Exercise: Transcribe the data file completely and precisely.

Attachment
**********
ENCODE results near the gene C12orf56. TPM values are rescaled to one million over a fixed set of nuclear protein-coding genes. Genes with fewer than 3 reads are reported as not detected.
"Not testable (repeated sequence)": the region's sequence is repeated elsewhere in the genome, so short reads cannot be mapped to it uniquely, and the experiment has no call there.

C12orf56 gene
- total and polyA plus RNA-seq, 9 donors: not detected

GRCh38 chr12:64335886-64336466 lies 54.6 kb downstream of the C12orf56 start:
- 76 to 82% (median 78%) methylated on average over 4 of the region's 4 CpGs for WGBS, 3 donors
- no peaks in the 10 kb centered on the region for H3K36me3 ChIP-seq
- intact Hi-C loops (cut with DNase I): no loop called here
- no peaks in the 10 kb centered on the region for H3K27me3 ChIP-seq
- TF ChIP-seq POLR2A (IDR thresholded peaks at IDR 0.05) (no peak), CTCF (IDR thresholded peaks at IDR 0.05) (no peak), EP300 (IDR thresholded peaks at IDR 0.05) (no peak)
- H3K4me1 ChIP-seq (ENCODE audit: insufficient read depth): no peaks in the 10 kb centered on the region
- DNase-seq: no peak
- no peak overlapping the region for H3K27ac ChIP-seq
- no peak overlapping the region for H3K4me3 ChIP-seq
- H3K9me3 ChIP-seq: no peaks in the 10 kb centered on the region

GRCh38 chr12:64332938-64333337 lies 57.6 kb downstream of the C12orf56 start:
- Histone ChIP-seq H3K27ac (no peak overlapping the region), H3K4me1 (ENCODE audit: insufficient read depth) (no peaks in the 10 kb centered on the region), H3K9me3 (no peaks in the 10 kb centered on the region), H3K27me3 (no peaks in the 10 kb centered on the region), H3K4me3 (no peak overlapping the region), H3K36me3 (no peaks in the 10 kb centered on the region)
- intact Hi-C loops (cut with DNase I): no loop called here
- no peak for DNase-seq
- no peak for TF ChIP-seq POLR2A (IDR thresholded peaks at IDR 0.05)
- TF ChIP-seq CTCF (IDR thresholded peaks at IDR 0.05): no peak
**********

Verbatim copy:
ENCODE results near the gene C12orf56. TPM values are rescaled to one million over a fixed set of nuclear protein-coding genes. Genes with fewer than 3 reads are reported as not detected.
"Not testable (repeated sequence)": the region's sequence is repeated elsewhere in the genome, so short reads cannot be mapped to it uniquely, and the experiment has no call there.

C12orf56 gene
- total and polyA plus RNA-seq, 9 donors: not detected

GRCh38 chr12:64335886-64336466 lies 54.6 kb downstream of the C12orf56 start:
- 76 to 82% (median 78%) methylated on average over 4 of the region's 4 CpGs for WGBS, 3 donors
- no peaks in the 10 kb centered on the region for H3K36me3 ChIP-seq
- intact Hi-C loops (cut with DNase I): no loop called here
- no peaks in the 10 kb centered on the region for H3K27me3 ChIP-seq
- TF ChIP-seq POLR2A (IDR thresholded peaks at IDR 0.05) (no peak), CTCF (IDR thresholded peaks at IDR 0.05) (no peak), EP300 (IDR thresholded peaks at IDR 0.05) (no peak)
- H3K4me1 ChIP-seq (ENCODE audit: insufficient read depth): no peaks in the 10 kb centered on the region
- DNase-seq: no peak
- no peak overlapping the region for H3K27ac ChIP-seq
- no peak overlapping the region for H3K4me3 ChIP-seq
- H3K9me3 ChIP-seq: no peaks in the 10 kb centered on the region

GRCh38 chr12:64332938-64333337 lies 57.6 kb downstream of the C12orf56 start:
- Histone ChIP-seq H3K27ac (no peak overlapping the region), H3K4me1 (ENCODE audit: insufficient read depth) (no peaks in the 10 kb centered on the region), H3K9me3 (no peaks in the 10 kb centered on the region), H3K27me3 (no peaks in the 10 kb centered on the region), H3K4me3 (no peak overlapping the region), H3K36me3 (no peaks in the 10 kb centered on the region)
- intact Hi-C loops (cut with DNase I): no loop called here
- no peak for DNase-seq
- no peak for TF ChIP-seq POLR2A (IDR thresholded peaks at IDR 0.05)
- TF ChIP-seq CTCF (IDR thresholded peaks at IDR 0.05): no peak